• What happens at the end of the sprint?A demo – to the team, product owner and interested stakeholdersHere is where the anyone has input with regard to the quality of the content in the demo. Pass acceptance tests?Visually appealing?Fun to play?Sounds good?So, does a demo sound like too much effort for an every few weeks event? At first blush the answer may be yes. However, take this situation into consideration: A stakeholder (VP, product manager, etc.) gets wind of this great new game the studio is working on and wants a demo. In the current environment a mad scramble ensues, assets need to be located, the engineer has to build the game and put on hardware, meetings are scheduled, etc. Sounds like a fairly large disruption to me. Even bigger if source control and CI are not being used by the team. A better answer is: okay we have a demo scheduled on Friday (end of sprint) come on by OR have the last demo up and running and send out and open invitation. The team keeps working and the show and tell is a minor bump in the sprint.

Agile for game_development Agile for game_development Presentation Transcript

  • Agile for Game Development
    because white knuckle delivery is not fun
  • Overview
    Why Agile?
    Rhythm
    Game development
    Team
  • Terminology
    A storydescribes a capability that adds value to the product
    A team plans a sprint using stories as input
    A sprintis the time period in which the plan is executed
    A story pointis a relative estimate of effort of a story
    A taskis work that is done to complete a story
  • Terminology
    Agile is a lightweight process, to produce a quality product, that accommodates change
    Scrumis an agile story driven process that delivers value at the of each sprint
    Leanin game development formalizes the phases of content production in and around scrum
    Retrospectivean end of sprint activity by the team to determine how well things are going
  • Synonyms
    Daily Scrum: Stand-Up
    Story: User Story, Feature
    Sprint: Iteration (but not the in the waterfall sense)
    Stack Order: Priority
    Story Points: Feature Points
    Retrospective: post-mortem
  • Why Agile?
    to smooth out the development pipeline
  • themes
    stories
    planning
    stages
    releases
    epics
  • Exploration
    Production
  • It’s not me, it’s you
    Agile is not…
    A silver bullet
    Guaranteed on-time delivery
    Culture change
    Dysfunction junction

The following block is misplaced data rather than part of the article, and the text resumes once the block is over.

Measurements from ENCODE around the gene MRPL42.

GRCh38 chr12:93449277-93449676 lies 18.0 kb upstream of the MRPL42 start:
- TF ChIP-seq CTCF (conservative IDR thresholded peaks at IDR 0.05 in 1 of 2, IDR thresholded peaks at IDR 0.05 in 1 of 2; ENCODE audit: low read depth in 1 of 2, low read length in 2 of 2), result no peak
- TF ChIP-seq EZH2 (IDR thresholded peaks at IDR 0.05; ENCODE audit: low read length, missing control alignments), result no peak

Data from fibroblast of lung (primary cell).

FUD
    Endless development
    Management fad
    Pass/Fail
    Meeting Hell
  • Tikl time
  • Planning
  • Stacking wilds
    animated symbols
    20 symbols
    5x5 100 lines
    I want my game features!
    buttons
    top glass
    meters
    movies
  • User Story
    As a <type of user>
    I want <some goal>
    so that <some reason>
  • Let me tell you a story...
    As a player I want games to be fun so that I can win lots of money
    As a player I want to bet on a game in order to play it
    As a player I want stacked wilds in a game because visual anticipation is exciting to me
    As a player I want to view the see pays screen in order to understand the game odds
  • Are you tasking that story?
    Take a look at the story: As a player I want to bet on a game in order to play it
    Breakdown:
    player: user type
    bet on a game: goal
    play it: reason
  • Are you tasking that story?
    Task breakdown - for art
    Button
    Symbols
    Reels & pay lines
    Meters: bet, credit & win
  • Are you tasking that story?
    Button
    10 bet buttons
    1 bet max
    1 repeat bet
    Symbols
    10 static
    2 animating
    Is a task for each button appropriate?
    Was this story written with an appropriate level of detail?
  • What you don’t know
    Product Owner role
    will clarify the content of a story
    will prioritize stories in order of what should be done first
    will serve as the interface to product management, stakeholders, etc.
    make decisions
    keep the team fed and happy - or at least caffeinated
  • Rhythm
    In a sprint rhythm is everything
  • Scrum
    Questions:
    What did I do yesterday?
    What am I doing today?
    Any impediments to progress?
    The majority of the sprint is dedicated to these questions
  • For my final trick
    Can I get a witness?
    Always show your work at the end of the sprint
    Product owner, stakeholders, team, etc.
    No, that’s not quite right
    Expectations change over time
    Stories/tasks for the next iteration
  • In retrospect
    That felt good, but next time...
    Team discusses the Good, the Bad and the Ugly
    Keep the Good
    Action plan to improve the Bad
    The Ugly is usually rolls uphill (and back down again)
  • Process Review
    Always Demo!
    Game Demo
  • Tikl time
  • Game Development
  • Game Development
    Finding fun
    Expecting a delivery
    “need it for the show”
    Stage this
    Concept
    Pre-production
    Production
    User Alpha, Beta
  • Game Development
    Release me
    Releases enable “review early and often” habit
    You are in debt
    A release demo combined with sprint retrospective will help free the project of creative debt
    Certainly lean
    Lean game development augments scrum with stages
    Time in a box
    Timeboxing is a lean technique to facilitate creative work on a time budget (task hours)
  • Series of Releases
    Stories
  • Team
  • Scrum Personas
    direction
    process
    monitor
    work happens here
  • Team
    Scrum is not team building
    You are what you eat
    Play the release, look and feel right?
    Four points inward
    Cross-discipline, self-managing, self-organizing, mentoring
    Distributed fragmentation
    Build in Las Vegas, ship from Reno
  • Review
    Why Agile?
    Scrum
    Planning
    Game Development on Scrum
  • Credits
    Sound Credit: Mixtikl by Intermorphic
    Art Credit: 365 Strange Attractors by Joe Chavez